I have another notebook that I carry around like a carpenter carries his toolbox. If I don't have the space, I take a few notecards and tape them into the notebook later. This is where I collect those ideas that come up in conversation or random thoughts that slip away in oblivion if they aren't immediately captured.
Problems of 2016
1. Making Music
Learning how to write and market a book as well as actually going out and doing it is extremely time consuming. Saying No more and freeing up time was necessary. Had I not published Make It, I wouldn't have been fighting to free up time.
I did a lot of music making and touring in the first half of 2016, as well as the summer thanks to the Lucerne Festival, but the time in between was mostly focused on my book, developing my endpin, and gigging.
A lot of my practice time went out the window and my gear is in terrible shape. All of my bows need to be rehaired and my bass needs a trip to the luthier for some surgery.
I haven't released or performed any electronic music in a while either—at least not my own. In 2016 I played quite a bit of other people's music and worked on my own products, but my music hasn't been doing much.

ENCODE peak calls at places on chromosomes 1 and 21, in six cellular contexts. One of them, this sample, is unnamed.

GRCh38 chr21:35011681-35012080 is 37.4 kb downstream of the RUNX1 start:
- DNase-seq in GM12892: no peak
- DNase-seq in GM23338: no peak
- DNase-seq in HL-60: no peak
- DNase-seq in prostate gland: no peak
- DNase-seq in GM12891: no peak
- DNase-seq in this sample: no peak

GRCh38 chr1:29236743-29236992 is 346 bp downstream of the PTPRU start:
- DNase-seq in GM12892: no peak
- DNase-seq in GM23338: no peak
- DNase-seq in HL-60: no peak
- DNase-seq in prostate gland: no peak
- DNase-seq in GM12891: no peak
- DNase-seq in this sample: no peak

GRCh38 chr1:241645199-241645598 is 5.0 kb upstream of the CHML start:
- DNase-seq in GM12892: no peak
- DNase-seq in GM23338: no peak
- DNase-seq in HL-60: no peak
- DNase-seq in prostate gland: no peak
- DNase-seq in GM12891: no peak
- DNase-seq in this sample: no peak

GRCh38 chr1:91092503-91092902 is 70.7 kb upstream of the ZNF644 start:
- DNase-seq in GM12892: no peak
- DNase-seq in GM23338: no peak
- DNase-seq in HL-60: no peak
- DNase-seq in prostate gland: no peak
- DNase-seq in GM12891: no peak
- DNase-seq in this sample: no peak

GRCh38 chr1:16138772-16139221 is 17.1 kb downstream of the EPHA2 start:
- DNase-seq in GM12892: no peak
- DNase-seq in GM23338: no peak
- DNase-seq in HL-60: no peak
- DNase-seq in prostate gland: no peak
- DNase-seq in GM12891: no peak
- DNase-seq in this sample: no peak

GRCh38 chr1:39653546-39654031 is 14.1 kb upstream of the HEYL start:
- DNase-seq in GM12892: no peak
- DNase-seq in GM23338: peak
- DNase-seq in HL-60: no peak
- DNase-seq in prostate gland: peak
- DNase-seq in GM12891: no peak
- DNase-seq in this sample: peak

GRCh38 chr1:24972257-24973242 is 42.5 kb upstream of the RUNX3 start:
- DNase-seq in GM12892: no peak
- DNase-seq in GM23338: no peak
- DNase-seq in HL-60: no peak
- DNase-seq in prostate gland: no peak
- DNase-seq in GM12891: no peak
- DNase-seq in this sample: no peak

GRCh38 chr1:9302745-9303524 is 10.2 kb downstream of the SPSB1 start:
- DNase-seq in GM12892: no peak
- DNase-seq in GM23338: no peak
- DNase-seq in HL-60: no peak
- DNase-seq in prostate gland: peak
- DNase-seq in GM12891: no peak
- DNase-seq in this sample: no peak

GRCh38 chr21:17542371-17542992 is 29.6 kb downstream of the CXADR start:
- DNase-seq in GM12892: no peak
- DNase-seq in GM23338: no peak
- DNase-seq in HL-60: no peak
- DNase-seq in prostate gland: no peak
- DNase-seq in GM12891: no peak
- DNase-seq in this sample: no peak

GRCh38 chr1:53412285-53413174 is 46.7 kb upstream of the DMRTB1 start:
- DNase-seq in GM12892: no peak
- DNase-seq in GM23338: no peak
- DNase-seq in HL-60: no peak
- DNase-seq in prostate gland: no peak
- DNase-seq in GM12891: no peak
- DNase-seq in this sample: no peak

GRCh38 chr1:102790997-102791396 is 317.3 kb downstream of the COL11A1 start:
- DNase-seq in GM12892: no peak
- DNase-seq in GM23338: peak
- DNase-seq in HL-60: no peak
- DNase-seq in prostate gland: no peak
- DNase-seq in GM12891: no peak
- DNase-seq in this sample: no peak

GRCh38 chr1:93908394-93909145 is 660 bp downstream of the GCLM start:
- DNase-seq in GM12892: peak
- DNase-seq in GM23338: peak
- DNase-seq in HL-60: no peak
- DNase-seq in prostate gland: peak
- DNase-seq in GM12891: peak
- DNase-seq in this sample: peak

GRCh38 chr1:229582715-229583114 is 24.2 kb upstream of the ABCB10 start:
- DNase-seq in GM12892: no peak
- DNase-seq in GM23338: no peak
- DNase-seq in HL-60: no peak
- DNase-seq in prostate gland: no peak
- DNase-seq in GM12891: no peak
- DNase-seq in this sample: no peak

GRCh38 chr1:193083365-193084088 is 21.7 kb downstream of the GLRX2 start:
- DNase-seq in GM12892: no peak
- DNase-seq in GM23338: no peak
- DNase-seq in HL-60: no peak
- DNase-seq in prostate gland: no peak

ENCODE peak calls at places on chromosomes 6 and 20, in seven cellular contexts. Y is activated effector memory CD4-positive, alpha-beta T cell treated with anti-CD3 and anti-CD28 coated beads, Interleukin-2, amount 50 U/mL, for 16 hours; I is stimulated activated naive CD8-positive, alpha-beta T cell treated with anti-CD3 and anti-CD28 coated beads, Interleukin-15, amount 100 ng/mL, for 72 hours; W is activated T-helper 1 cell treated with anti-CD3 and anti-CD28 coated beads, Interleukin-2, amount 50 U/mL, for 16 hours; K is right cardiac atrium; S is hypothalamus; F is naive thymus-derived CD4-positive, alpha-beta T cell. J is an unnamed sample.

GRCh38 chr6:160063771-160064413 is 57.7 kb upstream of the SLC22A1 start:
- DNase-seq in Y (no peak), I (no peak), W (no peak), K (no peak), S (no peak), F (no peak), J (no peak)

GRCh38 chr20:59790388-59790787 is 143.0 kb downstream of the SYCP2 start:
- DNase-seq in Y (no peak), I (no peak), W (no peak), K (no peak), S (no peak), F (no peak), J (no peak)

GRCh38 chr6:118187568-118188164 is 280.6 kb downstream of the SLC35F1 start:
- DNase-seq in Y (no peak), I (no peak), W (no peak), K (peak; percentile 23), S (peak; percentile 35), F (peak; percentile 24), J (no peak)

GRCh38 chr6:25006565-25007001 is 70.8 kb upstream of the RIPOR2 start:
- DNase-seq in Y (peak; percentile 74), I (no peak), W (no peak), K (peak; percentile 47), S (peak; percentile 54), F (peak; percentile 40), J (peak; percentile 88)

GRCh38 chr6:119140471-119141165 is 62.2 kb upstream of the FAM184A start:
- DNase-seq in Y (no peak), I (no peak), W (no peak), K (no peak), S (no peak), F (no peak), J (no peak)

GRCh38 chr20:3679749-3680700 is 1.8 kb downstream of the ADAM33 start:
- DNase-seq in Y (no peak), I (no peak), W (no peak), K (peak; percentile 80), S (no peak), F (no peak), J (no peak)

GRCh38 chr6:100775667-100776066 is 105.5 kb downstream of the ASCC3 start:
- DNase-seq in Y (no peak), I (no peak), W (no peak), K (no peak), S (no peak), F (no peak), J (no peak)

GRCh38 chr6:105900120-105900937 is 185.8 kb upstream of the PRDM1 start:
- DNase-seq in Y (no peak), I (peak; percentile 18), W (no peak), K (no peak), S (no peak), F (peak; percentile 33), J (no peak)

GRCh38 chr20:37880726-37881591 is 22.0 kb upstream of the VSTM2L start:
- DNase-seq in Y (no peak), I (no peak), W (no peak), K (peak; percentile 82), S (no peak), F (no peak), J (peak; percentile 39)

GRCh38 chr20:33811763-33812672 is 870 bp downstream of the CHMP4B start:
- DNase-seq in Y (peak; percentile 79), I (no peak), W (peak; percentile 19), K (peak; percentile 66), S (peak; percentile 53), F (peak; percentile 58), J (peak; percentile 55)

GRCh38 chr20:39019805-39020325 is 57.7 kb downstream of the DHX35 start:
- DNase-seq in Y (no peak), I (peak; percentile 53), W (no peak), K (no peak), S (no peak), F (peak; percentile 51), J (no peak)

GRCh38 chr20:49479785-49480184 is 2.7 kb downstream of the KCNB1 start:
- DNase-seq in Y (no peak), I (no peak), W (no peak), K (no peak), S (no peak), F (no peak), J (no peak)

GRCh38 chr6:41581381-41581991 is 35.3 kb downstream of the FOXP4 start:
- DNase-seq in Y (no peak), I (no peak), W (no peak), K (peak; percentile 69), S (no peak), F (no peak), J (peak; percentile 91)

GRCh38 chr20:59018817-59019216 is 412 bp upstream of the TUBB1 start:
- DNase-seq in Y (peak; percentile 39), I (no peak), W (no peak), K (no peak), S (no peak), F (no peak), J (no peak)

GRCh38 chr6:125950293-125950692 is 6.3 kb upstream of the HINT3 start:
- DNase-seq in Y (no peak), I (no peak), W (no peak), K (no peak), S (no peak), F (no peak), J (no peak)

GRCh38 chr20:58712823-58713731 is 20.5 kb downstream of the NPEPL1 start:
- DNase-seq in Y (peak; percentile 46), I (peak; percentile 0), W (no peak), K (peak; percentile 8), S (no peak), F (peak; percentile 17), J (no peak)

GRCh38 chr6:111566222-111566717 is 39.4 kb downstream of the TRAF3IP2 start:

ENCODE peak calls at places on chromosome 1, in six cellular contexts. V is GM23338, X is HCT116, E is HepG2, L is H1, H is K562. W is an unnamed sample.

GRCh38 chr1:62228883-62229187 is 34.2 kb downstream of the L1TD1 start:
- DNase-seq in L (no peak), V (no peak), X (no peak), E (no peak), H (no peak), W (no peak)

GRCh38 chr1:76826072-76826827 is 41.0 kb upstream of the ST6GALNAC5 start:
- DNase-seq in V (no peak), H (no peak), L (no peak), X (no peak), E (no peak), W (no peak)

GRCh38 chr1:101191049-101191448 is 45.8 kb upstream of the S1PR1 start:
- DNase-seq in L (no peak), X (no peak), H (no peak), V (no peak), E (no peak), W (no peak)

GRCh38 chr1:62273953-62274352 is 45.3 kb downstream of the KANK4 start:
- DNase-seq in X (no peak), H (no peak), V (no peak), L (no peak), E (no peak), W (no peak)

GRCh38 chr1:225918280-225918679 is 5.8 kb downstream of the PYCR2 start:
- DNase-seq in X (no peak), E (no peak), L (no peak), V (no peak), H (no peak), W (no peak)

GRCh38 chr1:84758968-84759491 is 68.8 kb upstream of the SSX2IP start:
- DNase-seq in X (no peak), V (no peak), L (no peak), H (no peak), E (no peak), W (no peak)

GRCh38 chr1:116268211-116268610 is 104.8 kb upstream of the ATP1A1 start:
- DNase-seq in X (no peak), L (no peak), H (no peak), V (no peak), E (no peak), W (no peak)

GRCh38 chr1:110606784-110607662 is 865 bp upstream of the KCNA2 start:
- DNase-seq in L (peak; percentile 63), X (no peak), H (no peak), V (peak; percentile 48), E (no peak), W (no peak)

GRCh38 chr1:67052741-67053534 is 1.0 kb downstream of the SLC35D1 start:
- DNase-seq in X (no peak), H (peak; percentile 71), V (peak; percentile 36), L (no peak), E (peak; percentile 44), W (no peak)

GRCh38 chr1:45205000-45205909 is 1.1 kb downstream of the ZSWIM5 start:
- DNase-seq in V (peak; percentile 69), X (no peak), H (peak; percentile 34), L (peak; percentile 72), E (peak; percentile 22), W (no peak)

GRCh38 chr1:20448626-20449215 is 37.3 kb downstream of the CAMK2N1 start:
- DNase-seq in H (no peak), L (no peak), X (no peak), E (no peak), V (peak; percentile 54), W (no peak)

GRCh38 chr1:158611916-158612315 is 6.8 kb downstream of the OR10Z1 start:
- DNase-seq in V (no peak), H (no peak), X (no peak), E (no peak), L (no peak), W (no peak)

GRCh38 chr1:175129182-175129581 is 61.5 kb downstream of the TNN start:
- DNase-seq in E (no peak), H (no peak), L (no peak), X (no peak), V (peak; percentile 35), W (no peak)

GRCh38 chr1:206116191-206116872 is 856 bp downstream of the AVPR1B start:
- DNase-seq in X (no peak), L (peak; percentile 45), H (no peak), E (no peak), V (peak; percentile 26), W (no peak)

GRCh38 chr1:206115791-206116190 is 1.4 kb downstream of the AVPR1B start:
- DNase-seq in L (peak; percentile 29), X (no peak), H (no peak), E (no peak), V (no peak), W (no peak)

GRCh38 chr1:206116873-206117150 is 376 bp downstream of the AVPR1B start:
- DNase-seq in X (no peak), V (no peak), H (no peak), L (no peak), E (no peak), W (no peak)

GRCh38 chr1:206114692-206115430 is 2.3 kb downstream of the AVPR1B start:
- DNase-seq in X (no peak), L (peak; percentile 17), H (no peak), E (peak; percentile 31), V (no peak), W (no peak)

I'm finally hitting the point where the pain of not writing music is worse than the pain of clearing out the time to do it so this is going to be a higher priority in 2017 for me.
I've had some interesting money problems this year. Financially, Make It did well. I'd prefer not to say exactly how much, but it made more than I thought it would. Yay, money! Right? Not really.
Book income is endful. You can't rely on it.
If you want to write a book and sell it because you have something to say, you should do it. That's why I wrote mine.
Do not write a book to make money because books are a horrible way to make money. You sell the book to someone once, then that's all the income you make from that customer. The work you will do to sell them that book is the same as the work you will do to sell something much more expensive with a better margin, or something with a recurring billing schedule. The only way you can make money again from that customer is to sell them another book (lots of work) or sell them some other product related to the topic (also lots of work and risky—they might not bite).